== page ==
EA Sports delivers.
It’s not hard to maintain the lead once you reach the top unless you colossally mess up, and EA Canada has shown exactly how not to mess up by creating another fantastic football experience that does justice to all the games released before it.
FIFA 09 was the start of the mini revolution by EA where the franchise just kept getting better and better, almost sort of creating a monopoly when it comes to sales, and for a good reason too. There’s quality, content, and a fantastic online experience that its closest competitor PES finds it difficult to match.
This year’s PES has thrown down the gauntlet; did FIFA respond with equal enthusiasm? Of course it has.
You know, it’s very difficult to keep innovating every year, the yearly release schedule makes it very difficult. What is possible, however, is to maintain the quality while adding more content and value to an already fantastic existing package. Not to mention, finding ways to make the game look gorgeous.
That isn’t tough though, because FIFA 13 is the best looking football game in the market. With PES switching to Konami’s next-gen engine ‘FOX’, it’s will be interesting to see how EA can outperform it in in the future, especially in the visual department with crispy, accurately detailed character models and venues.
The physics engine is unbeatable, too, offering fantastic life-like animations, which really immerses the player into the game. This is one of the reasons why FIFA keeps delivering every year. They really put a lot of emphasis in the animations, and try to improve the physics as much as they can.
Remember FIFA 09/10 with hilarious collision mechanics? It’s funny how far we’ve come with FIFA 13. Played on a 50 inch Plasma TV, it’s like football matches coming to life. It’s that good.
Base game remains unchanged, which is understandable, but disappointing nonetheless. Yearly release schedules is something I perceive to be very negative for this industry. But companies have got to make money somehow, right? When FIFA 12 has managed to shatter previous sales records with over 15 million shipped, it’s hard not to capitalize on the demand.
It’s not as if I’m giving it a free pass due to that. EA Canada has actually tried a lot to improve this year’s iteration with a bunch of new game modes and graphical upgrades. So much that, it really is a good improvement over its predecessor. Having interviewed EA Sports’ Nick Channon, the amount of passion this team possesses to keep innovating and raising the bar is clear.
One of the best additions to FIFA 13 are the ‘Skill games’; this is purely optional and not competitive at all, and is just meant to be something you just play while lying on a couch lazily. Sort of like mini-games. Who doesn’t love them? It also makes you more proficient at the game by teaching you the gameplay mechanics in a personal way.
For example, I learned some new things about penalty taking and how and when to put the ball in a specific area. You also accumulate points while doing this and there are different difficulty tiers to test your skills. You can also play them while the match loads and it really becomes a fun distraction. Never stop playing football is a good mantra, isn’t it? Different categories like Shooting, crossing, penalties, dribbling etc. will keep you busy for a while.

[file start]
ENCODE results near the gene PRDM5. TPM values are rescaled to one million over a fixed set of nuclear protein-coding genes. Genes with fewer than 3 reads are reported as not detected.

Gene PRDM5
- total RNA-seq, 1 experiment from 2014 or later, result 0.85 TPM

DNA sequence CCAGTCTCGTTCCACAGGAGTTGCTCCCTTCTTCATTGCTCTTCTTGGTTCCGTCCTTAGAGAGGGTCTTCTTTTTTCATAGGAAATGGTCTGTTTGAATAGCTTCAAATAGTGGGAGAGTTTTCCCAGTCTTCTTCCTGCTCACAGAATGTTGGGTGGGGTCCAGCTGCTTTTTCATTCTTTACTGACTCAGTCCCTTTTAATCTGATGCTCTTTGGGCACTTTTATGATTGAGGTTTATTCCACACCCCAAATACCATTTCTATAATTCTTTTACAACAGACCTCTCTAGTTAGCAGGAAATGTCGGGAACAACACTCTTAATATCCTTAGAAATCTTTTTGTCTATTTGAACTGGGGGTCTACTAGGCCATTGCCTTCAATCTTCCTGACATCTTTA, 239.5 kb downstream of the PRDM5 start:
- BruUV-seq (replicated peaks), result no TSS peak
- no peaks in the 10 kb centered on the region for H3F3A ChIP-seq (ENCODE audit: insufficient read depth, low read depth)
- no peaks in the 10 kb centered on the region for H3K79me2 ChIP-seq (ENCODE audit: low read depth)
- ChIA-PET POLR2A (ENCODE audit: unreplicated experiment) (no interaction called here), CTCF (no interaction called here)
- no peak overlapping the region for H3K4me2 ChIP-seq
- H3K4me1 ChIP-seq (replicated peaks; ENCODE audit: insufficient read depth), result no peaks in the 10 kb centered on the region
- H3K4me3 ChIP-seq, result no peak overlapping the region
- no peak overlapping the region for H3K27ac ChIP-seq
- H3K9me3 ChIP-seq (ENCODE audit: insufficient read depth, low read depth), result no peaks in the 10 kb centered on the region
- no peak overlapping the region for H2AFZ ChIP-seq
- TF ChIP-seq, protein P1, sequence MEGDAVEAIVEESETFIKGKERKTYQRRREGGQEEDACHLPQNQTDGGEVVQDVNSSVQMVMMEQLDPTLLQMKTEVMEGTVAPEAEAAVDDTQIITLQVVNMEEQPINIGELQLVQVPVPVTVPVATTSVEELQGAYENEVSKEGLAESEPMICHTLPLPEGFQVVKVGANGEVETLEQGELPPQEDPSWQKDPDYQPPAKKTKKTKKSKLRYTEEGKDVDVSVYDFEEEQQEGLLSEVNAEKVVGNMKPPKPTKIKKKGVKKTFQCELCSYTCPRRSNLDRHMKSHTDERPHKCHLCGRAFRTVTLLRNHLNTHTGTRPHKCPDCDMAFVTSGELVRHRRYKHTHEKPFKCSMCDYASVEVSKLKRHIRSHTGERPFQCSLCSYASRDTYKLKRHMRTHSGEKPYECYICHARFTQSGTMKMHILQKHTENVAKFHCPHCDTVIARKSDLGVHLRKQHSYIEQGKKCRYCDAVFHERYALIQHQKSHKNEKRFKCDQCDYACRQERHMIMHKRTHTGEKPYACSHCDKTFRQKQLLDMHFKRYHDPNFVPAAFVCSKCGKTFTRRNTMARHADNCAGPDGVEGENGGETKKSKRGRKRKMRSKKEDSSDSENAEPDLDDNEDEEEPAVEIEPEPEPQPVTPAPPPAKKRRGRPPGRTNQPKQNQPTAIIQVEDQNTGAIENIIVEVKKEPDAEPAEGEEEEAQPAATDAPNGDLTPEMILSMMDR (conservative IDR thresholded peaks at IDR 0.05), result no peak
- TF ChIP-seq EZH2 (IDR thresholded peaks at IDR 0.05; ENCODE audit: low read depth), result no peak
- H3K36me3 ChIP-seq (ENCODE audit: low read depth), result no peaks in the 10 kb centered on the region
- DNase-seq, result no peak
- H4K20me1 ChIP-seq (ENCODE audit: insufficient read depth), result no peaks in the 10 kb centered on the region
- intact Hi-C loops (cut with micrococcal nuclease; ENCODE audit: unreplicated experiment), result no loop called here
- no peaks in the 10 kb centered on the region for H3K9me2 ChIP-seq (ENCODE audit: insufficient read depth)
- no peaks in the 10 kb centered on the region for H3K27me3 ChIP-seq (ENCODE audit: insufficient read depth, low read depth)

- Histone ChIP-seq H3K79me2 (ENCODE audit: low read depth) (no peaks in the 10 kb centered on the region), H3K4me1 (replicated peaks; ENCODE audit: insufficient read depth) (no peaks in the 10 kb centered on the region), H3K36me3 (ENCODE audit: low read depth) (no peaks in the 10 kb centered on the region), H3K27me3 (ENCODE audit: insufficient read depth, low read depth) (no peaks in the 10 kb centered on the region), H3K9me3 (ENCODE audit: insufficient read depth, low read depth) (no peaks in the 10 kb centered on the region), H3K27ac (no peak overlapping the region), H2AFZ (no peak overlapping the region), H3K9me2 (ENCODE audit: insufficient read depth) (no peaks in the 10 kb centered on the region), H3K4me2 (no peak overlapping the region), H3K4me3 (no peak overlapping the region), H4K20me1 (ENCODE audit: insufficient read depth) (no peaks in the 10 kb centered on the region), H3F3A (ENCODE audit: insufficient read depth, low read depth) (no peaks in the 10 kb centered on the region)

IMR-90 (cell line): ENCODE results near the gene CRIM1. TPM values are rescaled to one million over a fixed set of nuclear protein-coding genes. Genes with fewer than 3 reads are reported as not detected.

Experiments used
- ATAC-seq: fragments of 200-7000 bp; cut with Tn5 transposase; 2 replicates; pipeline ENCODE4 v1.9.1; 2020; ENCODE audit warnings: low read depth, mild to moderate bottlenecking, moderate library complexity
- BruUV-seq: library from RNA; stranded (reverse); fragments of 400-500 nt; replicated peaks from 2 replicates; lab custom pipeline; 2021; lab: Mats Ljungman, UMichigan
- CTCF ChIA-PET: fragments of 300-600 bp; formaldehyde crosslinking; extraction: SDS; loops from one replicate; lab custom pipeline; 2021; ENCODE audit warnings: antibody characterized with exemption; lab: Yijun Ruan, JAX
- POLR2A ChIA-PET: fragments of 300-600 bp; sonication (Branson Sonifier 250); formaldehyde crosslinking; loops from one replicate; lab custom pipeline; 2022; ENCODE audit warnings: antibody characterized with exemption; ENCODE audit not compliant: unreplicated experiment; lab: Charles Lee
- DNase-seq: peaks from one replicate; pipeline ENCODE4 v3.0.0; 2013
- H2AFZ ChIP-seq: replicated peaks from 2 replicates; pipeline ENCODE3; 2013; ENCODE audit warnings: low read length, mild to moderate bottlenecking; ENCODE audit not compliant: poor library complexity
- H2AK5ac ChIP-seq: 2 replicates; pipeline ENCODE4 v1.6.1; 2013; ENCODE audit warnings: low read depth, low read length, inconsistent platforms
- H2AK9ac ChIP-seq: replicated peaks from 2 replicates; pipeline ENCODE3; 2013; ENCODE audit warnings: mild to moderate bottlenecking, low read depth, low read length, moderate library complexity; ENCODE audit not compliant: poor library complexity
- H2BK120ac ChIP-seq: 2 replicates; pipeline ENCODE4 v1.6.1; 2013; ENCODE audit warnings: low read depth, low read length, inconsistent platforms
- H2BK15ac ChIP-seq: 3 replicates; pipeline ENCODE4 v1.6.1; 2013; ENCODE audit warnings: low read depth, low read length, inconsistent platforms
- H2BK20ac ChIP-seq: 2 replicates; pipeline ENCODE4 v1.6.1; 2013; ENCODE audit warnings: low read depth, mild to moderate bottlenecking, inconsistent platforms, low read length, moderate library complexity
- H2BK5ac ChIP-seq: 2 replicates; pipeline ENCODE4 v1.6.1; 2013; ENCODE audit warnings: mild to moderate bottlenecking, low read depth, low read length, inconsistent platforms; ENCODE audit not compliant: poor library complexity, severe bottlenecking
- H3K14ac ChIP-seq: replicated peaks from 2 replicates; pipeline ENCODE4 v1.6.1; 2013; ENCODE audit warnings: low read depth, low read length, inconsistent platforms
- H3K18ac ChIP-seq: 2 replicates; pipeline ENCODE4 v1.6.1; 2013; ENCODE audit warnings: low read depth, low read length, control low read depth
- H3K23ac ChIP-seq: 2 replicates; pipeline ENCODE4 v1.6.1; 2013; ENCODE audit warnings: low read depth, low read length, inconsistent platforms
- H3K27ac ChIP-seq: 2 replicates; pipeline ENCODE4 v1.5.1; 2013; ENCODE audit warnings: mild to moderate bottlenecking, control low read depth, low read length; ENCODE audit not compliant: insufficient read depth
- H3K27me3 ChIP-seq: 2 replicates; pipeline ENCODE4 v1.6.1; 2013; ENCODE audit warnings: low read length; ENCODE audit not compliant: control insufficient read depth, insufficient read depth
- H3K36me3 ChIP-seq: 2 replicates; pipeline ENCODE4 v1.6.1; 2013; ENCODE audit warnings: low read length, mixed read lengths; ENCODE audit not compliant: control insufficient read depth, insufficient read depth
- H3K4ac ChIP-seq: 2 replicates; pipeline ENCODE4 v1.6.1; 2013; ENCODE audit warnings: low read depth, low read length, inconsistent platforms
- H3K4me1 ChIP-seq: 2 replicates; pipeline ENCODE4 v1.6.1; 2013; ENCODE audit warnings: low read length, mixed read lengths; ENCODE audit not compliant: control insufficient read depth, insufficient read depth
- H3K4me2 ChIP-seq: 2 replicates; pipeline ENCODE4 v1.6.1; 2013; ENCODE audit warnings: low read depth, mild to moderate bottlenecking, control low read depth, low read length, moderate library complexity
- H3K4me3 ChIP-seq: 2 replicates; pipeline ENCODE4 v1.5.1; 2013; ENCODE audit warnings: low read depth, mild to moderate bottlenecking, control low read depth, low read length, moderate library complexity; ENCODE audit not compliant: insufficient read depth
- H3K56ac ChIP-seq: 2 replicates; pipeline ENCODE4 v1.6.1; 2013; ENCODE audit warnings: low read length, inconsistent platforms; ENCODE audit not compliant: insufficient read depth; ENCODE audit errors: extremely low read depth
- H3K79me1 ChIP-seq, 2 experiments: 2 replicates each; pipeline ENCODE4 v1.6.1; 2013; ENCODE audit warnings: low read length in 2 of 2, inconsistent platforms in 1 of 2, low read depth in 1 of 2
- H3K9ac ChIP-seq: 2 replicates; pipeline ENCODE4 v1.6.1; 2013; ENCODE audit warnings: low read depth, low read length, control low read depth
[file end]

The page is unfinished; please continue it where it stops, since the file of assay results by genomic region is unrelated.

The netcode this year is quite good, and I didn’t really face too much lag online. It’s normal for EA servers to collapse on launch day to the sheer amount of players that try to log in, but it’s quite stable now, and it seems EA has improved its infrastructure a bit as well. You will still face some issues with lag but that’s normal since you can play with people all over the world.
This is one area I’m not that satisfied with but it’s an improvement over FIFA 12 for sure.
The dribbling animations has been enhanced and it’s actually fun to do some crazy things on the pitch. While it comes to pure gameplay, it’s a bit similar to last year’s installment but with added pace to the game. I wish they’d reduce it but that seems unlikely at this stage. Slight learning curve aside, the gameplay is quite accessible.
Having got the PS3 version for review, I couldn’t test the Kinect implementation. It sounded cool but I think it’s god’s way of keeping me sane. Nothing against Kinect here, but if you want some detailed impressions on it, you best wait for our Xbox 360 version review. Almost all the modes from FIFA 12 are back including the fantastic Ultimate Team mode, that I bet 99.99% *cough* of people who bought the game are playing right now. Head-to-head seasons is now known as ‘Seasons’ in this game, and it’s the same thing plus added co-op.
Career mode, Pro Club Seasons and EA Sports Football Club are, well, self-explanatory. They can be time consuming but quite exhilarating too. There’s enough content here to last you till the next installment of FIFA which, no doubt, would feature a ton of new improvements.
As the next generation looms, we may see an upgrade of astronomical proportions, but for now, what we have is a football game that delivers what fans want, and has enough content and improvements which is vital to be considered as a progressive installment.
This game was reviewed on the PS3.
Stays true to the tried and tested formula. Skill games are incredible. Lot of content and modes. Multiplayer is fantastic. Dribbling has been improvement. Visuals look great.
Slow menus are annoying. Netcode could require some work but it's good nonetheless. Not a massive improvement over FIFA 12.
What we have is a football game that delivers what fans want, and has enough content and improvements which is vital to be considered as a progressive installment.